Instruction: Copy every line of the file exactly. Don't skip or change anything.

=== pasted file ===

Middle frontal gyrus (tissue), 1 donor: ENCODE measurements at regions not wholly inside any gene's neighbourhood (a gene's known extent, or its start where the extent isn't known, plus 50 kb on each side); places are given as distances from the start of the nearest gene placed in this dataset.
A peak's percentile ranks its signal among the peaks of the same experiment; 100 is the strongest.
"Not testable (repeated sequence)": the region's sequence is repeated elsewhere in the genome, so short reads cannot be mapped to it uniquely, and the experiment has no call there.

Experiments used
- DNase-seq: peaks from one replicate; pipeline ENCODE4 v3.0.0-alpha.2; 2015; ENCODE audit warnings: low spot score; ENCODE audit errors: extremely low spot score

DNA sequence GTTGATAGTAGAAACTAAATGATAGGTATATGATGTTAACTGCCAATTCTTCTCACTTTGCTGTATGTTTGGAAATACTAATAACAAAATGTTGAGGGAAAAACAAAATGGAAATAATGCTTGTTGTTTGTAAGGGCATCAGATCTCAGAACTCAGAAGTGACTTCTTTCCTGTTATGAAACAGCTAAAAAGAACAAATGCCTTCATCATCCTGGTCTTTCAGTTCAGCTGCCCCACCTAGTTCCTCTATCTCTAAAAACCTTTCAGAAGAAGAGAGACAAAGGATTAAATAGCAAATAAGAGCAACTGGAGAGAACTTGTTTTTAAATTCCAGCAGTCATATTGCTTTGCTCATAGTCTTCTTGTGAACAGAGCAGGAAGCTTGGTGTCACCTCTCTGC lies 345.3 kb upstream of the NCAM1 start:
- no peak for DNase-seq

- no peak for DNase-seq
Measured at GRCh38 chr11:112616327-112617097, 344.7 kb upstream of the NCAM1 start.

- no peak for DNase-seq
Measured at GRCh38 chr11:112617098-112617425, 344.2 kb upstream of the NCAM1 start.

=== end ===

Middle frontal gyrus (tissue), 1 donor: ENCODE measurements at regions not wholly inside any gene's neighbourhood (a gene's known extent, or its start where the extent isn't known, plus 50 kb on each side); places are given as distances from the start of the nearest gene placed in this dataset.
A peak's percentile ranks its signal among the peaks of the same experiment; 100 is the strongest.
"Not testable (repeated sequence)": the region's sequence is repeated elsewhere in the genome, so short reads cannot be mapped to it uniquely, and the experiment has no call there.

Experiments used
- DNase-seq: peaks from one replicate; pipeline ENCODE4 v3.0.0-alpha.2; 2015; ENCODE audit warnings: low spot score; ENCODE audit errors: extremely low spot score

DNA sequence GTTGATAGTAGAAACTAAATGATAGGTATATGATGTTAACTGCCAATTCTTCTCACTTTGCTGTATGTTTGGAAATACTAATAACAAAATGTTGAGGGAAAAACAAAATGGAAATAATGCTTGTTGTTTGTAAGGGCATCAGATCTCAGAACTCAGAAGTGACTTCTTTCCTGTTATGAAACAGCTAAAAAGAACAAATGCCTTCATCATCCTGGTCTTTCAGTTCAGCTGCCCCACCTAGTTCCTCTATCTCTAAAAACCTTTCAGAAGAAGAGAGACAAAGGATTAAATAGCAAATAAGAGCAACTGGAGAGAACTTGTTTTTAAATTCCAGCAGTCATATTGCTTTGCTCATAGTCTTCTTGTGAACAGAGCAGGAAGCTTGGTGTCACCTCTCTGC lies 345.3 kb upstream of the NCAM1 start:
- no peak for DNase-seq

- no peak for DNase-seq
Measured at GRCh38 chr11:112616327-112617097, 344.7 kb upstream of the NCAM1 start.

- no peak for DNase-seq
Measured at GRCh38 chr11:112617098-112617425, 344.2 kb upstream of the NCAM1 start.